French media scion resigns after embezzlement charge

French media scion resigns after embezzlement charge

Arnaud Lagardere plans to appeal a ban on holding management positions
Arnaud Lagardere plans to appeal a ban on holding management positions. Photo: JULIEN DE ROSA / AFP/File
Source: AFP

French media baron Arnaud Lagardere resigned Tuesday as chief executive of the sprawling group of the same name after being charged with misuse of corporate funds.

Lagardere, who sold the firm built by his father to media giant Vivendi in November, plans to appeal a temporary ban on holding management positions resulting from the charges, his company said.

The firm operates the profitable Relay chain of airport and train station stores, airport duty-free shops, major performance venues, as well as media including radio station Europe 1 and Sunday paper the Journal du dimanche and France's top book publisher Hachette.

Now 63, Arnaud Lagardere inherited his father Jean-Luc's former business empire on his death in 2003.

He was charged on Monday after a day of questioning by specialist financial investigators.

A source familiar with the case said the charges originated in part from a complaint by activist investor Amber Capital, as well as market watchdogs.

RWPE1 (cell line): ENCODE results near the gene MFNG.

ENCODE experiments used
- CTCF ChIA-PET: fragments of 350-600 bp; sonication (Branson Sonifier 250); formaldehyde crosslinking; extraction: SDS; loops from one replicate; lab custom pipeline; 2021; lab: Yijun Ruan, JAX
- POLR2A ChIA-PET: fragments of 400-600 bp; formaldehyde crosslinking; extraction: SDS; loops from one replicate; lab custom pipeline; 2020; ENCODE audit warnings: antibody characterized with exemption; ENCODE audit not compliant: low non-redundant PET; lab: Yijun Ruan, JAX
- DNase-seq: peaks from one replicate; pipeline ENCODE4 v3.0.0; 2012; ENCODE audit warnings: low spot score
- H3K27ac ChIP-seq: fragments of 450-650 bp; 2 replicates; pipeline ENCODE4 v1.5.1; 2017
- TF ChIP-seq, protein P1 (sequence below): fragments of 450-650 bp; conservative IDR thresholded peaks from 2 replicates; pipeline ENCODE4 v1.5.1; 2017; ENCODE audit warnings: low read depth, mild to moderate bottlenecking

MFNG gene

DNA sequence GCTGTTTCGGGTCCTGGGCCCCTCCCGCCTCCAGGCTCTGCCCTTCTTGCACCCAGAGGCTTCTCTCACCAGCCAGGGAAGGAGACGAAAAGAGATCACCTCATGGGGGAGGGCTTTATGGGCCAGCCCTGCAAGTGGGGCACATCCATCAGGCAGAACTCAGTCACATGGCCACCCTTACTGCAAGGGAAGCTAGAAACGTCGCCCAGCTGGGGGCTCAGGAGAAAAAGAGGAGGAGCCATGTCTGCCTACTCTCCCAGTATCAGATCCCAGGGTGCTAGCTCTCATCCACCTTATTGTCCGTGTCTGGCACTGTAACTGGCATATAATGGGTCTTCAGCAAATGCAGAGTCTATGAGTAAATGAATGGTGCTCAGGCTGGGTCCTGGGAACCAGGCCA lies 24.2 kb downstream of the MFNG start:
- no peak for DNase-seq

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Lagardere is suspected of "financing his lifestyle and his personal spending from the funds" of two of his companies, the source added.

The firm said the charges "largely relate to companies belonging personally" to Arnaud Lagardere, rather than those that are part of the publicly-traded Lagardere SA group.

He was however charged with "vote-buying, abuse of power and spreading false or misleading information" in 2018-19, the group acknowledged, saying the former CEO "strongly contests" the accusations.

The business built by the elder Lagardere by merging aerospace firm Matra and publisher Hachette has gradually eroded under his son's stewardship.

He sold off the EADS aerospace arm as well as several media houses within a decade as debts grew.

And in 2021 Arnaud Lagardere had to give up a corporate structure that had allowed him and his father to control the company with a stake of less than 10 percent, opening the empire up to further dismemberment.

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The November sale to Vivendi -- controlled by the family of billionaire Vincent Bollore -- sealed the end of Lagardere as an independent firm.

"We are now part of the Vivendi family. On a personal note, we're entering the Bollore family, which I find even more flattering," Arnaud Lagardere told the group's annual general meeting last week.

The younger Lagardere has long had a close personal connection to Vincent Bollore and lives in the same gated community in the western Paris neighbourhood of Auteuil.

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Source: AFP

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